But there is a difference between the resistance of suspicion and the resistance of disbelief, or not even allowing yourself to open yourself to new information.
The other part of this issue is whether the data are a fair and balanced perspective. Maybe Iíve found a study here that counters the prevailing norm. But is this a fair representation, or have I been such a good researcher that I have taken a needle out of the haystack? The answer is that Iím trying to present the information that got left out of our public perceptions. For example, weíve heard that women work 15 hours ore per week inside the home,. Iím presenting a fair piece of information that got left out, that men work 22 hours more per week outside the home. Weíve heard that breast cancer is neglected. Iím presenting another, very fair piece of information, not contradicting that breast cancer has been neglected, but contradicting that it has been neglected in comparison to menís health problems. I point out that men die almost as often of prostate cancer, but breast cancer gets 660% as much funding.
Bert: This ties very neatly into my next question. Recognizing that menís powerlessness is being labeled power is seen by some women as an attempt by men to seek to hold power at the expense of womenís power and womenís gains.
Warren: Yes, and Iím saying itís part of our old thinking to think that there has to be a win-lose situation. That when either sex wins, both sexes win, and that when either sex tries to defeat the other, both sexes lose.
Now, let me be more practical with this. The fundamental mistake of the feminist movement was to take the female area of sacrifice, raising the children, and call that sacrifice, and take the male area of sacrifice, raising money, and call that power. I think this is the most succinct statement of what my book is about.
Bert: So you are not disagreeing that raising children is a sacrifice, or denigrating that sacrifice, but merely trying to have people recognize the other sacrifice.
Warren: Yes, and not having that sacrifice being turned around and labeled as power instead. Itís like saying that because women have the option to raise the child, they have manipulated the world to get themselves in charge of the home while men went out and died for them. It would be like taking womenís area of sacrifice, and calling that sacrifice power. Iím saying that both approaches are equally wrong. Youíre 100% right, Iím acknowledging the areas of female sacrifice. You donít have to blind yourself to the areas of female sacrifice in order to see the areas of male sacrifice.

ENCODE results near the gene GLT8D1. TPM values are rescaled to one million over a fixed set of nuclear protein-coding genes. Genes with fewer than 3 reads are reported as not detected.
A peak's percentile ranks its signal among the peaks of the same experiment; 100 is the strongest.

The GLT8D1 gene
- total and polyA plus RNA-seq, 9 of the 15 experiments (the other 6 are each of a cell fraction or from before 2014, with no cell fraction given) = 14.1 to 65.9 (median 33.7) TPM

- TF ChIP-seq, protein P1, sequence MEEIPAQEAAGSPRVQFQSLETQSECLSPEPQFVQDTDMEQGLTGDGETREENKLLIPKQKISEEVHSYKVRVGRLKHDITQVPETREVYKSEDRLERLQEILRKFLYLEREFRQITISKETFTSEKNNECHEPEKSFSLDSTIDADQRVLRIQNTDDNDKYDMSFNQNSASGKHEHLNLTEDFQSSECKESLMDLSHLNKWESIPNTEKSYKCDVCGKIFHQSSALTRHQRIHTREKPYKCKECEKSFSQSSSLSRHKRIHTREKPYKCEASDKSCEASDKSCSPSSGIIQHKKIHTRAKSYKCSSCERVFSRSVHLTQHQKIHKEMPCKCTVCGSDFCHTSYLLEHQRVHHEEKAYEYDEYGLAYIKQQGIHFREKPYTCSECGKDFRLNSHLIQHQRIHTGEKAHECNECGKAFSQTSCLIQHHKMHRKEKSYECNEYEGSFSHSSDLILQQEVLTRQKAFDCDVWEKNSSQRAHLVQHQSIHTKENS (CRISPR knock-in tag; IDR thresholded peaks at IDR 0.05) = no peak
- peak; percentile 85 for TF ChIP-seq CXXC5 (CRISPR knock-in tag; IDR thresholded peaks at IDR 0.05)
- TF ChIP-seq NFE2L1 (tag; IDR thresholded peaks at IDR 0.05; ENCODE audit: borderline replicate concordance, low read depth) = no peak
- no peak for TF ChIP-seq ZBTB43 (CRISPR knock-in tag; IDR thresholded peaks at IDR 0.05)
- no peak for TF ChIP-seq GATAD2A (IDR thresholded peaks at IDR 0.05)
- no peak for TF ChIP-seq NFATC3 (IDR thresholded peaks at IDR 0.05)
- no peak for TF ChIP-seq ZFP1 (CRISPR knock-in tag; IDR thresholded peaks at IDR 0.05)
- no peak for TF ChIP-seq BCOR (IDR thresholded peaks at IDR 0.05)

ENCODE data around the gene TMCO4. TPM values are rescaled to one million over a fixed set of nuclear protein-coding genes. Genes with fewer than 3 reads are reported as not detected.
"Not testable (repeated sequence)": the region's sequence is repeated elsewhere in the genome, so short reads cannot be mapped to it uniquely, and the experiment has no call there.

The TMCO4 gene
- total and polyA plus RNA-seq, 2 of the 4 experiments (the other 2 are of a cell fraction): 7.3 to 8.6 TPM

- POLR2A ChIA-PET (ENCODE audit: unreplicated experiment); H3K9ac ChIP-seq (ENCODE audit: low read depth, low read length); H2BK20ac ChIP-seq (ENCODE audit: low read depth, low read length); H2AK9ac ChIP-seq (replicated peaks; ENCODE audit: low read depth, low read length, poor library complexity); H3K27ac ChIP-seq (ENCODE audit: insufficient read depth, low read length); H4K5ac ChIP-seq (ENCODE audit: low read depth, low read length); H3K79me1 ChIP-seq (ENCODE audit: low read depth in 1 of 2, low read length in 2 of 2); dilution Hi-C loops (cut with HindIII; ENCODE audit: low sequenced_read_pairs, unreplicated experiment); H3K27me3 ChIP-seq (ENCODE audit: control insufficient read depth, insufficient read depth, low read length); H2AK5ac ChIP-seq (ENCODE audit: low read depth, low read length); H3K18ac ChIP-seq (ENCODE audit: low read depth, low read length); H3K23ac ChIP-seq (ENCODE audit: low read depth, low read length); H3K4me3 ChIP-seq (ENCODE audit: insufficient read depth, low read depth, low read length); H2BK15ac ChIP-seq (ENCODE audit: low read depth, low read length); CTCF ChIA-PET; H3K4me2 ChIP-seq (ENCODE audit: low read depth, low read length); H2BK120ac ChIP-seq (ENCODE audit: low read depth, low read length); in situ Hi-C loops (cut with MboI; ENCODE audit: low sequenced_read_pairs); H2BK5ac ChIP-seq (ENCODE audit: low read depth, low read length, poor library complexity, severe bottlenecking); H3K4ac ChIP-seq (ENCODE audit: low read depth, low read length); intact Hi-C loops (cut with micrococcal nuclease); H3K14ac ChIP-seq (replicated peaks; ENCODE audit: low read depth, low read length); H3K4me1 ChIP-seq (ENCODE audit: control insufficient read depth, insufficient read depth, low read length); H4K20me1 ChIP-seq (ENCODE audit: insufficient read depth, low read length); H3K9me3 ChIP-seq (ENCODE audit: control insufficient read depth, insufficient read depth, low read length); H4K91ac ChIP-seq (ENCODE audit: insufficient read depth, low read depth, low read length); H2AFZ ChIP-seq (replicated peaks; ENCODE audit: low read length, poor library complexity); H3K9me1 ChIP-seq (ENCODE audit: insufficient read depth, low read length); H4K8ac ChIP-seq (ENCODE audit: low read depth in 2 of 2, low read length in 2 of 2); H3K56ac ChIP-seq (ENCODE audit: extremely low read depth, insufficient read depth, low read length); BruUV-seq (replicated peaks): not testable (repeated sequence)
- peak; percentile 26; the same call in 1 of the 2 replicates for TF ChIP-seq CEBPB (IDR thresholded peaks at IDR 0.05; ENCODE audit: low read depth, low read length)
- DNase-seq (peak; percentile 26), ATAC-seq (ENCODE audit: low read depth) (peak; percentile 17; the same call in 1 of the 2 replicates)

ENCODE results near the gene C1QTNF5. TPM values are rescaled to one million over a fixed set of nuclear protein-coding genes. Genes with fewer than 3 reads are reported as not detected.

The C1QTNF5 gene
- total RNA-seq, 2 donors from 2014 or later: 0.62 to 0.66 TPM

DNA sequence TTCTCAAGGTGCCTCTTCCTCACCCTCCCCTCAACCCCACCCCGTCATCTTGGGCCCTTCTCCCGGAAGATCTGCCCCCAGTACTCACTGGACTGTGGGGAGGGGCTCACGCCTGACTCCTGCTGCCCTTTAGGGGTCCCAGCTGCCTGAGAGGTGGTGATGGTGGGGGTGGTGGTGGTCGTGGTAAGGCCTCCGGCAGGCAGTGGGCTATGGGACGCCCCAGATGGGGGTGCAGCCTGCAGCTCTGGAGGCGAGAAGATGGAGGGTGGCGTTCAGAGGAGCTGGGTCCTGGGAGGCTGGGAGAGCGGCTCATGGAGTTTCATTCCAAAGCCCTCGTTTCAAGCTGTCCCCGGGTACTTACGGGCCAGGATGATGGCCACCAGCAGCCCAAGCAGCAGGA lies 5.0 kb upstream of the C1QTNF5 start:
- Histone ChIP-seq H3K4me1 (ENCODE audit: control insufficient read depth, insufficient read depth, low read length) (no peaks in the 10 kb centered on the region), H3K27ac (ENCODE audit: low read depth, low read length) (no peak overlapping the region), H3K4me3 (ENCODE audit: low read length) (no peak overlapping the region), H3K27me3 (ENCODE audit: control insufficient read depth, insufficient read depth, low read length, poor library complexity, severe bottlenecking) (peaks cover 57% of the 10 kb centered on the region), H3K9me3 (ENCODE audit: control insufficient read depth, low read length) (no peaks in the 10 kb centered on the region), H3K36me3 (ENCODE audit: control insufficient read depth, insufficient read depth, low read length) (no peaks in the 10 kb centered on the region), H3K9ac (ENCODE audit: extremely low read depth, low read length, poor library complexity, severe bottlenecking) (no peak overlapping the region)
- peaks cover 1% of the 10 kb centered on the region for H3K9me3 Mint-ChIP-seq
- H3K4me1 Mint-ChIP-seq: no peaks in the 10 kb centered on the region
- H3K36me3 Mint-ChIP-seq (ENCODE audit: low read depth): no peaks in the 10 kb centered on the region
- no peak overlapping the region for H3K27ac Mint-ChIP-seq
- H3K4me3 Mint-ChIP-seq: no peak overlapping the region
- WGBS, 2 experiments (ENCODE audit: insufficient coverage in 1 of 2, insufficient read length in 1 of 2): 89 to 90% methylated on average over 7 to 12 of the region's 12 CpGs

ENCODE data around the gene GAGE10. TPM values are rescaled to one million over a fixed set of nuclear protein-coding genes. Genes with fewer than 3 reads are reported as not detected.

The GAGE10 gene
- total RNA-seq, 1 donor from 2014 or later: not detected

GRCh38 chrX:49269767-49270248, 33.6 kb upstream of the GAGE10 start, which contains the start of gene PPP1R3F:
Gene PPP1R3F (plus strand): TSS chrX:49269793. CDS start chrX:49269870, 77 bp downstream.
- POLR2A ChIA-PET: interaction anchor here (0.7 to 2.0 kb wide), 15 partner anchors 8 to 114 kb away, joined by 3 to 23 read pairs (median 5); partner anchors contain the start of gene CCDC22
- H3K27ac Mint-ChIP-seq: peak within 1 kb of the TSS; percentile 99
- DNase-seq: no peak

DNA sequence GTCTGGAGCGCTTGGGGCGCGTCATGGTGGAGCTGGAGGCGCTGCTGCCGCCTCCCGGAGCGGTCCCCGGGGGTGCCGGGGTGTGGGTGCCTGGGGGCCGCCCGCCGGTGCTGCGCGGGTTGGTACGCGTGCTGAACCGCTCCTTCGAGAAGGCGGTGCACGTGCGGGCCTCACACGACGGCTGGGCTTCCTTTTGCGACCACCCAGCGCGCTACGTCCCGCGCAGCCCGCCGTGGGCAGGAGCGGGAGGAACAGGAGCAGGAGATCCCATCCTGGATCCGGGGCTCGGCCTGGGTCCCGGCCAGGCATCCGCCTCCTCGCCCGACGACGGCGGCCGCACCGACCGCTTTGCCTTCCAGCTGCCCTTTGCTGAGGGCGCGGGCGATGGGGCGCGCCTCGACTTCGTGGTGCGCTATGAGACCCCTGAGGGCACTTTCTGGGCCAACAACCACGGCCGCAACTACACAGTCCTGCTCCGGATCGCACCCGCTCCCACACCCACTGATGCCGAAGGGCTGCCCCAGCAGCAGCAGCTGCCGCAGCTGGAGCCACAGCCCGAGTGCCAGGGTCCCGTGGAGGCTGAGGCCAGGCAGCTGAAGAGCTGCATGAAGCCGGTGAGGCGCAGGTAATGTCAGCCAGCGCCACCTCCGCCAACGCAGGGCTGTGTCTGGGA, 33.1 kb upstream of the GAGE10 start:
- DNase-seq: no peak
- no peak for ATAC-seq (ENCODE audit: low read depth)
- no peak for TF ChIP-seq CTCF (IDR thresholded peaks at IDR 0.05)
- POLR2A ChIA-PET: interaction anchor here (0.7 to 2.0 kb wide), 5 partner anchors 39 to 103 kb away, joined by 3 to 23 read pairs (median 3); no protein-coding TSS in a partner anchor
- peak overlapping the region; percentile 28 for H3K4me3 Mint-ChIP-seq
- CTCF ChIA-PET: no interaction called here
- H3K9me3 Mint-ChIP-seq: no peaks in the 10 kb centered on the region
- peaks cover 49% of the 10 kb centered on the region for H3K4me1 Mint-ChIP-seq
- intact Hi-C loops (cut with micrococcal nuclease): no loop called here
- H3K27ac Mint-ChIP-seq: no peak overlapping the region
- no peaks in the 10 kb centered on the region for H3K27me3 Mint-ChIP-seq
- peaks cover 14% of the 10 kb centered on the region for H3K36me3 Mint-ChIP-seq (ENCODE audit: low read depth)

Bert: What about the media reactions? I recall when the New York Times touted Robert Blyís evening with Deborah Tannen as the "battle between the sexes," but when they praised each otherís work the media lost all interest in covering it.
Warren: My experience with the media has been fascinating. First of all, itís been a fabulous learning and growing experience for me! (chuckle.) I have become so much more articulate about these issues, and Iíve also seen dozens of layers of insights that Iíve never had before, not only about the issues, but about how the media works.
Secondly, itís been fascinating to me that Iím writing a book that is perhaps the rough equivalent to what The Feminist Mystique was for women, but four out of five of the people who interview me are feminists. Mostly female feminists, but roughly half of the males that interview me are reflexive feminists. The rest are more open-minded, including open-minded feminist men. Can you imagine what would happen if Betty Friedanís book were being reviewed today, and four out of the five reviewers were men who are avowed male chauvinists? It would be like expecting Rush Limbaugh to give Betty Friedan a fair hearing. Thereís no attempt on the part of the media to have one interview by a man, and one by a woman.
Many of these women have been quite fair. Even some of the ones who call themselves fairly strong feminists, when they have read the book, have acknowledged that theyíve learned a great deal. Theyíve also acknowledged that they were very resistant to it, and went through a huge amount of anguish in the process of reading the book. Many of them were quite open-minded and fair, and really struggled in the process of writing an article about me.
And then, there have been others where the name of the game has been entertainment. For example, on Crossfire there was no attempt to understand, just an attempt to put two chickens, the feminist and me, up against each other and hope for as much blood as possible. That was basically the only purpose of the program.
Bert: I thought cock-fighting was illegal in most states.
Warren: It is, except where you have human beings in place of chickens.
Bert: Well, chickens are more valuable!
Warren: Exactly right. Itís like bullfighting. The objection to bullfighting was not that the man might get hurt, but that the bull might get hurt. So that that type of psychological drawing of blood was very much my experience on Crossfire. In my half hour on Crossfire I never got a single chance to even say my fundamental thesis.